Workable New Year’s Resolutions
New Year’s Resolutions – we’ve all made them, and we have all broken them − often before the end of January. That’s right – we don’t even last a month with our new found goals and enthusiasm. There’s something about New Year celebrations that makes us yearn for a fresh start, but is there a way to make that desire for change more permanent?
Here’s a twist that can make your New Year’s Resolutions more durable, more beneficial and less prone to that embarrassing quick fade.
1. Align personal goals to your business
This can deliver more benefits than you might have anticipated. For example, suppose your goal is to take a month’s holiday in September 2018 – perhaps the first real holiday you’ve had in years.
If you book your tickets in advance, your goal has a fixed deadline and you will need to have the business ready by then to operate without you. So what do you need to do? You might decide the critical steps are:
- Start delegating more tasks to employees – I know this can be overwhelming, but if you don’t want to be attached to your laptop the whole holiday, start early with delegation.
- Create a procedures manual so everyone can follow clearly defined processes on all business tasks.
- Monitor the key drivers in your business (key performance indicators) so senior staff can quickly take action on any slippage from defined parameters, such as a dip in the gross profit margin.
Notice how aligning your personal goal of a holiday with business goals provides both purpose and motivation to empower your original resolution. Your goal was simply to take a real holiday this year, but achieving the goal will deliver extra personal and business benefits.
2. Be SMART (and not a smart arse)
When it comes to setting the actual goals for your resolution, use the SMART system (Specific, Measurable, Achievable, Realistic and Time-bound). It’s a timeless oldie but scarily how many forget about the steps when setting their New Years Resolutions.
- Specific: Be precise about what you want to achieve, because vague or abstract goals such as “I’ll get fitter this year” are destined to fail.
- Measurable: Adding facts, figures or percentages to your goals allows you to track your progress. What is measurable tends to get done.
- Agreed Upon: The goals need buy in from those involved. If this is just yourself, then you need to agree to commit the time and effort required.
- Realistic: Your goals need an element of challenge in them, taking you out of your comfort zone, but they should also be attainable. Lofty goals are usually the first to be discarded.
- Time-bound: Deadlines are how we get things done.
“Saying you will go on a holiday, well sure it can be a goal. But how much better (and easier) does it sound if you were to say, By September 2018 I will spend a week in Fiji away from my business and without my laptop by delegating one new task a week to my employee Christine so she can confidently hold the fort”.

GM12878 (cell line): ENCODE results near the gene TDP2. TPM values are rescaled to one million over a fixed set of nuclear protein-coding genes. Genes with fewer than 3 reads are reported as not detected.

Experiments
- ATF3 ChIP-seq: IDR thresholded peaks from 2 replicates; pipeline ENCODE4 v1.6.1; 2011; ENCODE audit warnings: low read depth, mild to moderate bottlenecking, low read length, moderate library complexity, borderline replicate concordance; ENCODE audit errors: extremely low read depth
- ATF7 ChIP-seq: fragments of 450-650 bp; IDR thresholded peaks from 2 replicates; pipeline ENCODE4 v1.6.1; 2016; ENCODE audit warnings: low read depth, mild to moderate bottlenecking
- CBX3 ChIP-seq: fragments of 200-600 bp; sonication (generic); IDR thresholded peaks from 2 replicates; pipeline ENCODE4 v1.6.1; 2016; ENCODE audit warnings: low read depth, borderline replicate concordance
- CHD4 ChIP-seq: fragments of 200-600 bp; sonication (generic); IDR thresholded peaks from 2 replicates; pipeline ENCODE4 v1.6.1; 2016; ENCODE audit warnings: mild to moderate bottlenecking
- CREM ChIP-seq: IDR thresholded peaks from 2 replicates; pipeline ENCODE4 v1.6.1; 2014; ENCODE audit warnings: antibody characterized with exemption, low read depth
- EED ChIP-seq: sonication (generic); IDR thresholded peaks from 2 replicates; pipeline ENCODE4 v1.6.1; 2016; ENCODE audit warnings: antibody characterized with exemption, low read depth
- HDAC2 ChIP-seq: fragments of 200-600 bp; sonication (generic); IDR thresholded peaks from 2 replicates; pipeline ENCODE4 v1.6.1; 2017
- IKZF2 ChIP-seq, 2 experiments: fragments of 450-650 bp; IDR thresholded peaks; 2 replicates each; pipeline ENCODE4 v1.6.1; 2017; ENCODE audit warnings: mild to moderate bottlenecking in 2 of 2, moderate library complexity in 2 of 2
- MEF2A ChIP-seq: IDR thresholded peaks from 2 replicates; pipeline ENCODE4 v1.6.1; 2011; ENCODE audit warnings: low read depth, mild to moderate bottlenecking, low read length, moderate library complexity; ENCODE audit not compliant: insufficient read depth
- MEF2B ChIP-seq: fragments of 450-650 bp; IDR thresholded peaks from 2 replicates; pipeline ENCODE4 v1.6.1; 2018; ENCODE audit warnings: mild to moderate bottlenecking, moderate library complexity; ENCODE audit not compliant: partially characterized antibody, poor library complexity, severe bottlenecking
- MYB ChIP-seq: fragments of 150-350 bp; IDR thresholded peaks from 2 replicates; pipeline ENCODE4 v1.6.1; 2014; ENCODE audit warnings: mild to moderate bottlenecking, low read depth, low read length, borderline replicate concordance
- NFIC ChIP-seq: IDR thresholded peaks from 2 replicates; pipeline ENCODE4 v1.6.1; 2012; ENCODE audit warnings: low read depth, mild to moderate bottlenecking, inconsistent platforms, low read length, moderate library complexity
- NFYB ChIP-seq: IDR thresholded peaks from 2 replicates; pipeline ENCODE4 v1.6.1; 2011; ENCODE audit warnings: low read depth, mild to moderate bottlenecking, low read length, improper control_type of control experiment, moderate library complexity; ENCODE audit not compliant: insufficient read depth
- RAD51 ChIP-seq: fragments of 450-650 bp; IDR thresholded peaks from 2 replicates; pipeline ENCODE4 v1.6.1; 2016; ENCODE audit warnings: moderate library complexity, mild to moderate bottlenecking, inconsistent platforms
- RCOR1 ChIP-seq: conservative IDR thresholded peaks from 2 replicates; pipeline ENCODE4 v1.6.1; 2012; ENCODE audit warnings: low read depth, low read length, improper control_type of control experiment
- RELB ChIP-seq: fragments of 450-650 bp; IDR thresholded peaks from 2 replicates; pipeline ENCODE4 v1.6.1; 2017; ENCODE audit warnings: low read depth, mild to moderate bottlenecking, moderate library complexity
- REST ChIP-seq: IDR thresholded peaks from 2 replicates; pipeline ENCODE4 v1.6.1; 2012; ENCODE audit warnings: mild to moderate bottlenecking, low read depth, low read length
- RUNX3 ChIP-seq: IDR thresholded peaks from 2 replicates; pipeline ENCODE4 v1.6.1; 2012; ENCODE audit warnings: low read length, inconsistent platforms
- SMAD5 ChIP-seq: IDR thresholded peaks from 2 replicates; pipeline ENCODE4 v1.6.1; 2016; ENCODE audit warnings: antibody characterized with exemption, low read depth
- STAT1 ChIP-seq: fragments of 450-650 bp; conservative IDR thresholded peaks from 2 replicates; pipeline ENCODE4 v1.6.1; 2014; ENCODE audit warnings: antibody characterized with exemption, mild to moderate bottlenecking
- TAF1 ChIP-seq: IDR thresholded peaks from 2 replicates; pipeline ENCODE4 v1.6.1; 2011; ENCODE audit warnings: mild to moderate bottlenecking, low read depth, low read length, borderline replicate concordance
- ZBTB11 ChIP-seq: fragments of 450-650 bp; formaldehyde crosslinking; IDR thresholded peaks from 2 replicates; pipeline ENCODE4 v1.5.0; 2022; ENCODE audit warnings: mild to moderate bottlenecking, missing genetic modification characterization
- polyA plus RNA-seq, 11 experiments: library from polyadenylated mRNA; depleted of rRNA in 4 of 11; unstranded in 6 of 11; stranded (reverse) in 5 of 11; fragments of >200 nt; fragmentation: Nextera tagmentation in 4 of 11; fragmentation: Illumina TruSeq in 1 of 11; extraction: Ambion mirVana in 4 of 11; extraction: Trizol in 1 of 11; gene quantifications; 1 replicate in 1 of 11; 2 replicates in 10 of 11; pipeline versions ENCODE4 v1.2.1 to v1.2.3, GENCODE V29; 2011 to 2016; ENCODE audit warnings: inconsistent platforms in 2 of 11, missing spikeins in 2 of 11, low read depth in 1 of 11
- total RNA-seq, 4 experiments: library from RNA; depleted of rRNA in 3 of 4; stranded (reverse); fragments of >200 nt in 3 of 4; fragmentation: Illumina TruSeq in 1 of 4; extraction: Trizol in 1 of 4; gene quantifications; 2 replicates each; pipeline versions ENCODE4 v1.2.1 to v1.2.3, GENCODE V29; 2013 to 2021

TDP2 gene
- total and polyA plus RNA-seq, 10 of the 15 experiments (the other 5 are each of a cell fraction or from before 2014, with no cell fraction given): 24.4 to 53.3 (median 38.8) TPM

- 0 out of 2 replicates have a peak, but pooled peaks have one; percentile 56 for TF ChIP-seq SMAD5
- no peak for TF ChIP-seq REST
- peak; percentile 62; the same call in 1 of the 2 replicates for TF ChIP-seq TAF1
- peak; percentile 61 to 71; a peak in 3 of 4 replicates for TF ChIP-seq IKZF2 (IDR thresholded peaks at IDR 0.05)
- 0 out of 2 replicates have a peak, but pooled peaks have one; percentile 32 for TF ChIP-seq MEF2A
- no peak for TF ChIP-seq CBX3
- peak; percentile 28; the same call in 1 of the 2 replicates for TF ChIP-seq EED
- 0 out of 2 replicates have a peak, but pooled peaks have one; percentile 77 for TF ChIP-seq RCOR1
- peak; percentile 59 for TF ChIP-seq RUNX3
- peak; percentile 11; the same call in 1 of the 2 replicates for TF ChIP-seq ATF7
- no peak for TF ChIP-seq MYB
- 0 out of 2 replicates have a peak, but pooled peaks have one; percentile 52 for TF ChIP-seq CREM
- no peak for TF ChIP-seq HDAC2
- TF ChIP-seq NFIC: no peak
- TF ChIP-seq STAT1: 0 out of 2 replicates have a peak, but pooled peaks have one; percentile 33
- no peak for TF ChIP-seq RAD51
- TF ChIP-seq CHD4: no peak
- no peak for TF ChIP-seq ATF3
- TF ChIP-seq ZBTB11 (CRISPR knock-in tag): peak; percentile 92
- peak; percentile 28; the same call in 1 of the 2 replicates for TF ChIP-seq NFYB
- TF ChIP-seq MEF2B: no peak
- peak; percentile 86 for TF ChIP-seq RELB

3. Keep it Simple
Break goals down into simple, smaller steps. Far less overwhelming than thinking you have to complete the entire goal in one foul swoop.
For example, to complete your operations manual by the time you leave, you may be aiming to complete one section a month for each process in your business, such as customer service, shipping, order follow-up, credit management or inventory control.
Break this down further into smaller steps of what needs to be done this week, and this fortnight.
4. Make it User Friendly and Visually Appealing
Firstly – write it down. Goals which are written AND visible are proven to be achieved on a far greater scale than something you think about but leave it sitting in your head.
Creating some kind of graphic for each goal, such as a chart, a calendar or graph, allows you to see progress. It also makes it far less boring, with the aim that each time you look at a checklist for your upcoming holiday of Fiji for example, and staring back at you on the checklist is a picture of a swimming pool, palm trees and a cocktail, suddenly your brain remembers why you are doing it. And the motivation and Adrenalin kicks in. You can envisage the finish line, and boy oh boy are you damn sure you will get there.
New Year’s Resolutions are notorious for ending in failure, misery and the feeling of “why do I bother”. Instead keep it simple. Don’t chose goals that you know are completely unrealistic (either in scale or time frame), and choose a way that works for you to stay motivated along the way. It won’t happen overnight, but overnight success is just a figment of your imagination anyway.